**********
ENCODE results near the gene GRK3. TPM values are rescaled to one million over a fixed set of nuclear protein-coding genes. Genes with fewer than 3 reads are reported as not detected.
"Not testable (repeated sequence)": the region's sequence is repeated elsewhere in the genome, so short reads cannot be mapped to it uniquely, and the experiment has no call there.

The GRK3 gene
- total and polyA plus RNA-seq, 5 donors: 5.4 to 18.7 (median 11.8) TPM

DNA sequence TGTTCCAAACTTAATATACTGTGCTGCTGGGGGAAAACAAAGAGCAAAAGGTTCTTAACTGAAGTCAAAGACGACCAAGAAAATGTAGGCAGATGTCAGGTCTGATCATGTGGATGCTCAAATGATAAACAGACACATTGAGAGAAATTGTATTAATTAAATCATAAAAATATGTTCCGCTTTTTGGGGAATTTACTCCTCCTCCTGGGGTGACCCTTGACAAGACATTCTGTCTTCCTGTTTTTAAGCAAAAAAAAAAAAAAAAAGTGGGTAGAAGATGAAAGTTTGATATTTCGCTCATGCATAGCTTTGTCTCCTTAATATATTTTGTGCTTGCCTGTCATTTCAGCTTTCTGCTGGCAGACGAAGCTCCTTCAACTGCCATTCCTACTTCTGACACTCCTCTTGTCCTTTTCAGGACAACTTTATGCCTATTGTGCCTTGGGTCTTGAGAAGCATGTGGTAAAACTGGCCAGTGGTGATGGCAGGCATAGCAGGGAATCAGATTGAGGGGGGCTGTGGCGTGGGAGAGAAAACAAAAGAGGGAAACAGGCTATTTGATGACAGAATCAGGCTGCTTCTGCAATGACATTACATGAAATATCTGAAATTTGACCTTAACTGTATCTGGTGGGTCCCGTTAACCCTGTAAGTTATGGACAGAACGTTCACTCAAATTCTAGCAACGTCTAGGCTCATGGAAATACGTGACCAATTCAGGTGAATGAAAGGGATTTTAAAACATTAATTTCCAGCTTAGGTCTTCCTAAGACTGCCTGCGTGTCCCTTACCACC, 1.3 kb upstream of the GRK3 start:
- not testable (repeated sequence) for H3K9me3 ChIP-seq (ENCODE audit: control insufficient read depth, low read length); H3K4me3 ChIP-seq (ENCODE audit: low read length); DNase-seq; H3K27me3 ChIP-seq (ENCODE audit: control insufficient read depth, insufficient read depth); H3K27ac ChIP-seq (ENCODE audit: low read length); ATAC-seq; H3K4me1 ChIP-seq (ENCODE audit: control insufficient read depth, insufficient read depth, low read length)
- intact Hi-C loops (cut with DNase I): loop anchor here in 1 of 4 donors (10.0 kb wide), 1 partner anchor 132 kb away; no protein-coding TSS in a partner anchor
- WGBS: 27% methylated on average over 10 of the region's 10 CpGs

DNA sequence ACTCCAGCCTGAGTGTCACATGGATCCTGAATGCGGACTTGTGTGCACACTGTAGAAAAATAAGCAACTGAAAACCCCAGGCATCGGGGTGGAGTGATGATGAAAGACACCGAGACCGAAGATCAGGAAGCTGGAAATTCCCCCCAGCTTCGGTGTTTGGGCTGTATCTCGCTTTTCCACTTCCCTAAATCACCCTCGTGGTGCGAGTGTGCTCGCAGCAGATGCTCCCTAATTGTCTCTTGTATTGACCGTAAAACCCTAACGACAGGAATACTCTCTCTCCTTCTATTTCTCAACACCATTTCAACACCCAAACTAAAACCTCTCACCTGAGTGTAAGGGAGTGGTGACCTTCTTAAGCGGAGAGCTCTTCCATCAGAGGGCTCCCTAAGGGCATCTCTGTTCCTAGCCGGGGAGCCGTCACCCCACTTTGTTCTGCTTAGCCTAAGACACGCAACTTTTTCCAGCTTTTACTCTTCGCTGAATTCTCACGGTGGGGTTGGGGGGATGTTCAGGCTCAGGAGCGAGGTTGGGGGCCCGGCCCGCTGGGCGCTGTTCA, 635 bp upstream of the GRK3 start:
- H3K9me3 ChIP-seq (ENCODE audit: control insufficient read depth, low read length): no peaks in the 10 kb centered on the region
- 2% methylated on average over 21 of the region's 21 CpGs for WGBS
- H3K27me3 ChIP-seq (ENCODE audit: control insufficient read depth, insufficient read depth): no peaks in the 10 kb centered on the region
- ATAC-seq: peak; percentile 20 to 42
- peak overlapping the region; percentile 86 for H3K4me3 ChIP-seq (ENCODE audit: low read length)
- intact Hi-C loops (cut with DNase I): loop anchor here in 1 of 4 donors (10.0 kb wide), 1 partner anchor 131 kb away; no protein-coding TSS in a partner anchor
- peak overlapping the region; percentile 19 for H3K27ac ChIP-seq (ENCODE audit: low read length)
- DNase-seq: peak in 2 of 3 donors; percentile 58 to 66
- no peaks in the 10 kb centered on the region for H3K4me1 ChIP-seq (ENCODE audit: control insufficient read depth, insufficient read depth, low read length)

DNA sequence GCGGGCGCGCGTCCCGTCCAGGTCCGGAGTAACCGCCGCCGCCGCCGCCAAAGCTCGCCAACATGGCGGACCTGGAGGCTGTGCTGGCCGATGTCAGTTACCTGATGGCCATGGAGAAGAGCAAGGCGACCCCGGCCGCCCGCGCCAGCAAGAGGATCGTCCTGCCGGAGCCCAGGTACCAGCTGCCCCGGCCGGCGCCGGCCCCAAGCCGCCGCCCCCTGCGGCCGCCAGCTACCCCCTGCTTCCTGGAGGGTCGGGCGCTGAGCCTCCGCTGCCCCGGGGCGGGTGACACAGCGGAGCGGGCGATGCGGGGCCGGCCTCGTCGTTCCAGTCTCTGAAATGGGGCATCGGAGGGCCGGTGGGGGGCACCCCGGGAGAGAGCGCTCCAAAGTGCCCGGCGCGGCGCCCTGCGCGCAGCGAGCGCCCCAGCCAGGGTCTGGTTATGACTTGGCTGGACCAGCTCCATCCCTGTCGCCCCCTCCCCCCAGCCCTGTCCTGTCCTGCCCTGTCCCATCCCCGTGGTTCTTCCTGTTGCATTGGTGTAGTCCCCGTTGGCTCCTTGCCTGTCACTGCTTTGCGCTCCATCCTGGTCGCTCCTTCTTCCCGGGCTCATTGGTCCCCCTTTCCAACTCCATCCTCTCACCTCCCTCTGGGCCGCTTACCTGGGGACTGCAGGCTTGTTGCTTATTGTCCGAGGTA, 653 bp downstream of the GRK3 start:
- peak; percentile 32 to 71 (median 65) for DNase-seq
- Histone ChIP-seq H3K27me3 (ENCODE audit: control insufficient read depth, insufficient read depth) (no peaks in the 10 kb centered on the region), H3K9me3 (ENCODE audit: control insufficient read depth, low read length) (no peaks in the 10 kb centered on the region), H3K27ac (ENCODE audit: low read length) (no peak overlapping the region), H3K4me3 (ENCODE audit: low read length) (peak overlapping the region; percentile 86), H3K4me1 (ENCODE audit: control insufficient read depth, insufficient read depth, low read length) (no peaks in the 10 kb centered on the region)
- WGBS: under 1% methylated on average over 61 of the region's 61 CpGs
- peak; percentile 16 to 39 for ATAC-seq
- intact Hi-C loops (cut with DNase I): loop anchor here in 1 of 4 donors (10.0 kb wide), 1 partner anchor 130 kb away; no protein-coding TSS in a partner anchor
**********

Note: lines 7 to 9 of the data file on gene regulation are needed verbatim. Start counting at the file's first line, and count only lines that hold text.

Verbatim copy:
- intact Hi-C loops (cut with DNase I): loop anchor here in 1 of 4 donors (10.0 kb wide), 1 partner anchor 132 kb away; no protein-coding TSS in a partner anchor
- WGBS: 27% methylated on average over 10 of the region's 10 CpGs

DNA sequence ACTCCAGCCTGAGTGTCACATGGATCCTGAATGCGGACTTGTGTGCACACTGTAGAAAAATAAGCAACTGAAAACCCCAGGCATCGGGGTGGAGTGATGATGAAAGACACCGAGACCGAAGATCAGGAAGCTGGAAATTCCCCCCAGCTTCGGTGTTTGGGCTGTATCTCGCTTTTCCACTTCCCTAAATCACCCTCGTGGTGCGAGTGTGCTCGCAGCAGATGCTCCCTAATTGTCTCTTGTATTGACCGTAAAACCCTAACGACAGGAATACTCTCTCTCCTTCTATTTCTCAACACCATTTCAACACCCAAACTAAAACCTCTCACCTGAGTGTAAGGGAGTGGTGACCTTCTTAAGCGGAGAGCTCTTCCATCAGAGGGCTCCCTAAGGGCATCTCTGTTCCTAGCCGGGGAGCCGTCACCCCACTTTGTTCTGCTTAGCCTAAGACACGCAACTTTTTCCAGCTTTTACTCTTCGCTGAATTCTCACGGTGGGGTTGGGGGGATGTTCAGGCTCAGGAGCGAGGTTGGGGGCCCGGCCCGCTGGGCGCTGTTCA, 635 bp upstream of the GRK3 start: